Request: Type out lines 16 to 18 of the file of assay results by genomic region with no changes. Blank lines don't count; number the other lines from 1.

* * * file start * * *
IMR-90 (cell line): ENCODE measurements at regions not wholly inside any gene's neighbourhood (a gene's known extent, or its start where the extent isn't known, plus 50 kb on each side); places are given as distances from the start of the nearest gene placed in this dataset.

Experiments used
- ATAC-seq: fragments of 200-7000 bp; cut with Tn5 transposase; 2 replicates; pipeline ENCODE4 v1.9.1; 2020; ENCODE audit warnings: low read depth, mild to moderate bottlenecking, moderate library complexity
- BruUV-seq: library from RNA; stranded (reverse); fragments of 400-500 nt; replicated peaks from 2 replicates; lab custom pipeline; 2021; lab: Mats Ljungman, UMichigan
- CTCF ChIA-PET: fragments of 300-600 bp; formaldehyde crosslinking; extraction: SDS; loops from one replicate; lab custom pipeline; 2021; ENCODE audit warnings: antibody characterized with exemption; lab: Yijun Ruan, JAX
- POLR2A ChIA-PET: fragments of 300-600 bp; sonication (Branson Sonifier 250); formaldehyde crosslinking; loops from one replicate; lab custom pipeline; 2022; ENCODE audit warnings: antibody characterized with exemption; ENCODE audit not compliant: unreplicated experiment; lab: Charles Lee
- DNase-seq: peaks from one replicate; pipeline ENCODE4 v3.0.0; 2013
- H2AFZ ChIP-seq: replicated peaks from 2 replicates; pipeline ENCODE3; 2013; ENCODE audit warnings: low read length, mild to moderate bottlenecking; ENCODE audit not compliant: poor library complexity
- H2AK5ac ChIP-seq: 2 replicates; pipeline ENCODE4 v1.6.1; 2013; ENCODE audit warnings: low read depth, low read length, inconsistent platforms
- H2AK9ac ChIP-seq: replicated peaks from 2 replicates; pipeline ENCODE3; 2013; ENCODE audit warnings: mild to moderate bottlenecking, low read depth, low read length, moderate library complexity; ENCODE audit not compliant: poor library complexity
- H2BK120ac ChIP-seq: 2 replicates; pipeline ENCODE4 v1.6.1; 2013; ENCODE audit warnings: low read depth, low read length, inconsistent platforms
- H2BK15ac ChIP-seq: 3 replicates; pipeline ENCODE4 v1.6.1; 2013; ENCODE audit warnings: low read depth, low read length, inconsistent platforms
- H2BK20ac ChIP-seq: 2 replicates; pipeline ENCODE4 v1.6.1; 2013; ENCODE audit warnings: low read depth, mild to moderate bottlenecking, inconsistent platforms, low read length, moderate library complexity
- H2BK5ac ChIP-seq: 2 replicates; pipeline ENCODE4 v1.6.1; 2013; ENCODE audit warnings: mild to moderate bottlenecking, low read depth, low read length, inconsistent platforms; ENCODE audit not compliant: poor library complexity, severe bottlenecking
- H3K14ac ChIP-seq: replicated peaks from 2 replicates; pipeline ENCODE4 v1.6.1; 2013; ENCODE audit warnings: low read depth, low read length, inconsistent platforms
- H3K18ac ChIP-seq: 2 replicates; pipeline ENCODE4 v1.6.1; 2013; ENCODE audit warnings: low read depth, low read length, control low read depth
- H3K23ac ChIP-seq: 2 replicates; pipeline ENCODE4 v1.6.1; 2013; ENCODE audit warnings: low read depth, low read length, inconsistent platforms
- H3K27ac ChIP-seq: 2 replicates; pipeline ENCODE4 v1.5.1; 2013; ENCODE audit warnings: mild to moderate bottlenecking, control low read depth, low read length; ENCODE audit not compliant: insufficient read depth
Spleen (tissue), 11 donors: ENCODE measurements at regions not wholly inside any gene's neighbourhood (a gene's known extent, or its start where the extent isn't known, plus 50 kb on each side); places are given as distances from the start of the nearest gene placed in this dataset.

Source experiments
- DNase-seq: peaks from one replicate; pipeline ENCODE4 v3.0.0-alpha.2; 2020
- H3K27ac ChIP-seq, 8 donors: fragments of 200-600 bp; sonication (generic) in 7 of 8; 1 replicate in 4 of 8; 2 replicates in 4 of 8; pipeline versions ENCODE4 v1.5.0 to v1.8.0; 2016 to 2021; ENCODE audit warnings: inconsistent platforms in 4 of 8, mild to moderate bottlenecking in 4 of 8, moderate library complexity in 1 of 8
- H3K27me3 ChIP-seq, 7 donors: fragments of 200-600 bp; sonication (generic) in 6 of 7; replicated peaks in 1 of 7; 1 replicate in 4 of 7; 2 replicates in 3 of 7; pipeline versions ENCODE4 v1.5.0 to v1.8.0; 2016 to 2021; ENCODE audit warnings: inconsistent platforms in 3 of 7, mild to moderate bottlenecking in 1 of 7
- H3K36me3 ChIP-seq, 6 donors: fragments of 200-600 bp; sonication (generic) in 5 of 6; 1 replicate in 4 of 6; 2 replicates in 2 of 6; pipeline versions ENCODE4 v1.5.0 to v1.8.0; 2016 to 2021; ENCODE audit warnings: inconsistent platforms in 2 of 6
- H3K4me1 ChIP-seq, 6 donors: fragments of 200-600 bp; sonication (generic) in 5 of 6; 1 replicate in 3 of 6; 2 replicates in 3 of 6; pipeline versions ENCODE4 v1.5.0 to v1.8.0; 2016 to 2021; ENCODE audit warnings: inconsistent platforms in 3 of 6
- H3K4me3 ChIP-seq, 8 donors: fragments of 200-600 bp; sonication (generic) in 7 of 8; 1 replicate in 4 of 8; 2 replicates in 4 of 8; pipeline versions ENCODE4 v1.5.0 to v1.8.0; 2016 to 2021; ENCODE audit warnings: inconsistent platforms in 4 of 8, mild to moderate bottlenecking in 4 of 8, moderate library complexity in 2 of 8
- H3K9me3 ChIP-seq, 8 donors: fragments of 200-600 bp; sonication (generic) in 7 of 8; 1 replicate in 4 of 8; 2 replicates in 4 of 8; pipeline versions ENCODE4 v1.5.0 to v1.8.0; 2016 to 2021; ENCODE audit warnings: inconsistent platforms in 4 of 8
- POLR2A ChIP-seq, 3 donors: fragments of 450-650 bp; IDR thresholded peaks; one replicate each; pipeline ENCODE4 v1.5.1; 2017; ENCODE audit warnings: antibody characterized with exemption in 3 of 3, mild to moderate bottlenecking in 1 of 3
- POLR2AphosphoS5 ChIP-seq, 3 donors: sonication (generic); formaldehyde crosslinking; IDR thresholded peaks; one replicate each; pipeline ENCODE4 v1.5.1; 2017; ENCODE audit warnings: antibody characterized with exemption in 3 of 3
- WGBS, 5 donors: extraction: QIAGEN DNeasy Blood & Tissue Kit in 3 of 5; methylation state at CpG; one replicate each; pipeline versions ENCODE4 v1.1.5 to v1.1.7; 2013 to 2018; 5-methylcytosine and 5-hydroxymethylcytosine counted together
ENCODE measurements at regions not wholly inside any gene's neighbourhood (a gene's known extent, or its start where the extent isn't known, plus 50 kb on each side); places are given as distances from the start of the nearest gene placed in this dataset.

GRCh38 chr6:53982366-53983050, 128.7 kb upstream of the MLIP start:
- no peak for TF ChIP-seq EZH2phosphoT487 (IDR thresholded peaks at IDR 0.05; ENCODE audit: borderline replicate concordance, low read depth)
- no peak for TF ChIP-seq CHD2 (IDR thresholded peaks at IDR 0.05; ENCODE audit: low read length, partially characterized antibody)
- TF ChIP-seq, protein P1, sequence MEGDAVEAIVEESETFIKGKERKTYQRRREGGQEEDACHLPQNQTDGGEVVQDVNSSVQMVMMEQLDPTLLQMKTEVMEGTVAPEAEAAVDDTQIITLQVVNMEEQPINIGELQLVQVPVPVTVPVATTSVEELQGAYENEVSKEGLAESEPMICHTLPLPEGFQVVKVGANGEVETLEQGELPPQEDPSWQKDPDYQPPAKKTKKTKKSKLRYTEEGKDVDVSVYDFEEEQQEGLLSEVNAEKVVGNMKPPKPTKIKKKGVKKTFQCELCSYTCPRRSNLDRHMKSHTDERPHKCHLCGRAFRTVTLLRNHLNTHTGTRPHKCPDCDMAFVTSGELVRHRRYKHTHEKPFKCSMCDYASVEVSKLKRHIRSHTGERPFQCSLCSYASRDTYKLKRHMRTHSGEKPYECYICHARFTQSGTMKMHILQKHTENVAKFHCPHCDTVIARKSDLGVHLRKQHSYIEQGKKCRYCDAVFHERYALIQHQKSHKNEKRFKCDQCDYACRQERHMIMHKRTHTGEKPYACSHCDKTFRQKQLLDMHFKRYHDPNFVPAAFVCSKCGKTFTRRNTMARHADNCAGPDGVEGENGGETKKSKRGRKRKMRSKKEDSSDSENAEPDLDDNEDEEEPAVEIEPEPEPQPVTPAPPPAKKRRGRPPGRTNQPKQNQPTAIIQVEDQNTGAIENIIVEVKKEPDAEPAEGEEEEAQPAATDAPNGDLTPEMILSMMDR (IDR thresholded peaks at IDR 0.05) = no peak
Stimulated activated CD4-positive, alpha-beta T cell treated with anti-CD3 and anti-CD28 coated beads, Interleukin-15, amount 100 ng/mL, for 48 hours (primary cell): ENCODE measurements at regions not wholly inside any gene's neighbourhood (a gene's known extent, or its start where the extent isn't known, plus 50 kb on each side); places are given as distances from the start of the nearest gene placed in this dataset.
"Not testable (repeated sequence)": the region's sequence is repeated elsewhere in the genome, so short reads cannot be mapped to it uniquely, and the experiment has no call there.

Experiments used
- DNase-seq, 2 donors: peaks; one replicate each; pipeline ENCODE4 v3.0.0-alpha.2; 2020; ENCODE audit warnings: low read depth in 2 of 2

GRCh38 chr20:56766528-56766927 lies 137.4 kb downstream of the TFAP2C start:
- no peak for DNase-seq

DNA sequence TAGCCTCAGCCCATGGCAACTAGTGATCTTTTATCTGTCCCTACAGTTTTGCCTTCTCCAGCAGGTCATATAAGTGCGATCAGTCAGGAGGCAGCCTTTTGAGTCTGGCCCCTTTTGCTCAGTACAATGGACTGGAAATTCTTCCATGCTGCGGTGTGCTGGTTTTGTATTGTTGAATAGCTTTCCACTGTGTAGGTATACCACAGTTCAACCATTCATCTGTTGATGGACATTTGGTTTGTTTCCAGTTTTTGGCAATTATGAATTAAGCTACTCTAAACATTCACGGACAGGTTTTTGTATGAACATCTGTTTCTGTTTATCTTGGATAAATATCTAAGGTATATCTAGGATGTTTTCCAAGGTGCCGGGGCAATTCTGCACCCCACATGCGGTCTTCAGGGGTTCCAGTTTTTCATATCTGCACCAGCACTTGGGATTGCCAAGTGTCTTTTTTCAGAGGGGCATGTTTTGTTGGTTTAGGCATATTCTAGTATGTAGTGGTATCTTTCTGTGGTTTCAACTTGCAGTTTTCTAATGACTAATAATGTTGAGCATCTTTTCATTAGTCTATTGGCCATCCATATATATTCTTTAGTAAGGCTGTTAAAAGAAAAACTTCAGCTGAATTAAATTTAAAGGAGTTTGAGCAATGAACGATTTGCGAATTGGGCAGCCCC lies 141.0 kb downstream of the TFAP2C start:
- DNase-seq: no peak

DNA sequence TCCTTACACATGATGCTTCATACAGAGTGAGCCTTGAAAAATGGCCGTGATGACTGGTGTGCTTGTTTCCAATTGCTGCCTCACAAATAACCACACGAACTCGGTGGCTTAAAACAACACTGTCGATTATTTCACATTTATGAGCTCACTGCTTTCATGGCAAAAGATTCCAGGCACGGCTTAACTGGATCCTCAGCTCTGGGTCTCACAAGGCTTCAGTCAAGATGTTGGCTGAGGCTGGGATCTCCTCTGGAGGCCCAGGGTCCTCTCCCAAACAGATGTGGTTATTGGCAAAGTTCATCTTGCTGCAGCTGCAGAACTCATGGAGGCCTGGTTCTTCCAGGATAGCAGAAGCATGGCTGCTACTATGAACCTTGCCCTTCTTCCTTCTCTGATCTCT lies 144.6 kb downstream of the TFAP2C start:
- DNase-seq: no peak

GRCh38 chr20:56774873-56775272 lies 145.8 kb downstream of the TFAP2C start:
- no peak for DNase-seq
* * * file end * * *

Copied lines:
- H3K18ac ChIP-seq: 2 replicates; pipeline ENCODE4 v1.6.1; 2013; ENCODE audit warnings: low read depth, low read length, control low read depth
- H3K23ac ChIP-seq: 2 replicates; pipeline ENCODE4 v1.6.1; 2013; ENCODE audit warnings: low read depth, low read length, inconsistent platforms
- H3K27ac ChIP-seq: 2 replicates; pipeline ENCODE4 v1.5.1; 2013; ENCODE audit warnings: mild to moderate bottlenecking, control low read depth, low read length; ENCODE audit not compliant: insufficient read depth